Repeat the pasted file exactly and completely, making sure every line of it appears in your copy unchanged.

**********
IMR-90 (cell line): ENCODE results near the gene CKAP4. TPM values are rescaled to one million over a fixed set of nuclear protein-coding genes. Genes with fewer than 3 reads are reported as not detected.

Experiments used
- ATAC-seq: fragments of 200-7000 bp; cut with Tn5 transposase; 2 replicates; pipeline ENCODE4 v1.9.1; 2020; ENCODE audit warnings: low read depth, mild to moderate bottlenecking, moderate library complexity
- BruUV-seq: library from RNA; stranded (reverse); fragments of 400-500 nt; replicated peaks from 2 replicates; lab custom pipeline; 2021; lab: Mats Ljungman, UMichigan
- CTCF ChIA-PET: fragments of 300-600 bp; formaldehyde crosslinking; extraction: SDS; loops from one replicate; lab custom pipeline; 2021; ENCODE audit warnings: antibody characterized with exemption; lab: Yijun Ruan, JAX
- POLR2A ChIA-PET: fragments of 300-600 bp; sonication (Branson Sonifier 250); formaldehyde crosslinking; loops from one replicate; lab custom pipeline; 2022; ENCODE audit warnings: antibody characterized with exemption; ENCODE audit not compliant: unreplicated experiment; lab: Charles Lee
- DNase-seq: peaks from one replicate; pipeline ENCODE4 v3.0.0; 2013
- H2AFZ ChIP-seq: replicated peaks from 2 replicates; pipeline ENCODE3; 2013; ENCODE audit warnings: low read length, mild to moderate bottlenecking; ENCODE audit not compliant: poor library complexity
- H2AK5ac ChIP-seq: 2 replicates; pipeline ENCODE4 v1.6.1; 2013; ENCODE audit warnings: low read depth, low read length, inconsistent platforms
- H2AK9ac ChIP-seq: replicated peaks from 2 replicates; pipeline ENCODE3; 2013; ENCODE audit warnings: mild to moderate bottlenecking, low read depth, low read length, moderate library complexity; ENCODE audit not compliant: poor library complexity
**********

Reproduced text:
IMR-90 (cell line): ENCODE results near the gene CKAP4. TPM values are rescaled to one million over a fixed set of nuclear protein-coding genes. Genes with fewer than 3 reads are reported as not detected.

Experiments used
- ATAC-seq: fragments of 200-7000 bp; cut with Tn5 transposase; 2 replicates; pipeline ENCODE4 v1.9.1; 2020; ENCODE audit warnings: low read depth, mild to moderate bottlenecking, moderate library complexity
- BruUV-seq: library from RNA; stranded (reverse); fragments of 400-500 nt; replicated peaks from 2 replicates; lab custom pipeline; 2021; lab: Mats Ljungman, UMichigan
- CTCF ChIA-PET: fragments of 300-600 bp; formaldehyde crosslinking; extraction: SDS; loops from one replicate; lab custom pipeline; 2021; ENCODE audit warnings: antibody characterized with exemption; lab: Yijun Ruan, JAX
- POLR2A ChIA-PET: fragments of 300-600 bp; sonication (Branson Sonifier 250); formaldehyde crosslinking; loops from one replicate; lab custom pipeline; 2022; ENCODE audit warnings: antibody characterized with exemption; ENCODE audit not compliant: unreplicated experiment; lab: Charles Lee
- DNase-seq: peaks from one replicate; pipeline ENCODE4 v3.0.0; 2013
- H2AFZ ChIP-seq: replicated peaks from 2 replicates; pipeline ENCODE3; 2013; ENCODE audit warnings: low read length, mild to moderate bottlenecking; ENCODE audit not compliant: poor library complexity
- H2AK5ac ChIP-seq: 2 replicates; pipeline ENCODE4 v1.6.1; 2013; ENCODE audit warnings: low read depth, low read length, inconsistent platforms
- H2AK9ac ChIP-seq: replicated peaks from 2 replicates; pipeline ENCODE3; 2013; ENCODE audit warnings: mild to moderate bottlenecking, low read depth, low read length, moderate library complexity; ENCODE audit not compliant: poor library complexity